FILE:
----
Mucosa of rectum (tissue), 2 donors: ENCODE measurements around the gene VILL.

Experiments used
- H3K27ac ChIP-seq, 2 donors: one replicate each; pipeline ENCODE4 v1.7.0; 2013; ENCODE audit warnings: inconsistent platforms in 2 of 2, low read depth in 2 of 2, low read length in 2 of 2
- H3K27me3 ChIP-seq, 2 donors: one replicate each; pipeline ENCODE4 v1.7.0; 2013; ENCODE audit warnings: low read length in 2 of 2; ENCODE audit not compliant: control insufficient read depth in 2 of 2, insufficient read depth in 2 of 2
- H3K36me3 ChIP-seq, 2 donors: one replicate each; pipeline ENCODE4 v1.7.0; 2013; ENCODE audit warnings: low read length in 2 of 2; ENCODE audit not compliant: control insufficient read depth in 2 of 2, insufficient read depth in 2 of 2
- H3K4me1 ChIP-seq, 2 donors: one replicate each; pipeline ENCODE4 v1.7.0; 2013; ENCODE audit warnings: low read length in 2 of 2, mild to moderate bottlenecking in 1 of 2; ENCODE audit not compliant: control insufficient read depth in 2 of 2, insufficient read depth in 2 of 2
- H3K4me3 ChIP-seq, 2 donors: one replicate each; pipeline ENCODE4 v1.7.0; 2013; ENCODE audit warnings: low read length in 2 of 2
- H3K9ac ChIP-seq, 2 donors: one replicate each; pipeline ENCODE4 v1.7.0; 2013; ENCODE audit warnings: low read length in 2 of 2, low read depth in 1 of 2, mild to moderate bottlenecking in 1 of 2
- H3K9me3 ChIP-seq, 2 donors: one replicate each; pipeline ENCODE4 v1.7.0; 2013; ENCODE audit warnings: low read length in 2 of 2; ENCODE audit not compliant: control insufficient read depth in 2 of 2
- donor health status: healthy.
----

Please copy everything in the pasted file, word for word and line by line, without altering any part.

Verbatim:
Mucosa of rectum (tissue), 2 donors: ENCODE measurements around the gene VILL.

Experiments used
- H3K27ac ChIP-seq, 2 donors: one replicate each; pipeline ENCODE4 v1.7.0; 2013; ENCODE audit warnings: inconsistent platforms in 2 of 2, low read depth in 2 of 2, low read length in 2 of 2
- H3K27me3 ChIP-seq, 2 donors: one replicate each; pipeline ENCODE4 v1.7.0; 2013; ENCODE audit warnings: low read length in 2 of 2; ENCODE audit not compliant: control insufficient read depth in 2 of 2, insufficient read depth in 2 of 2
- H3K36me3 ChIP-seq, 2 donors: one replicate each; pipeline ENCODE4 v1.7.0; 2013; ENCODE audit warnings: low read length in 2 of 2; ENCODE audit not compliant: control insufficient read depth in 2 of 2, insufficient read depth in 2 of 2
- H3K4me1 ChIP-seq, 2 donors: one replicate each; pipeline ENCODE4 v1.7.0; 2013; ENCODE audit warnings: low read length in 2 of 2, mild to moderate bottlenecking in 1 of 2; ENCODE audit not compliant: control insufficient read depth in 2 of 2, insufficient read depth in 2 of 2
- H3K4me3 ChIP-seq, 2 donors: one replicate each; pipeline ENCODE4 v1.7.0; 2013; ENCODE audit warnings: low read length in 2 of 2
- H3K9ac ChIP-seq, 2 donors: one replicate each; pipeline ENCODE4 v1.7.0; 2013; ENCODE audit warnings: low read length in 2 of 2, low read depth in 1 of 2, mild to moderate bottlenecking in 1 of 2
- H3K9me3 ChIP-seq, 2 donors: one replicate each; pipeline ENCODE4 v1.7.0; 2013; ENCODE audit warnings: low read length in 2 of 2; ENCODE audit not compliant: control insufficient read depth in 2 of 2
- donor health status: healthy.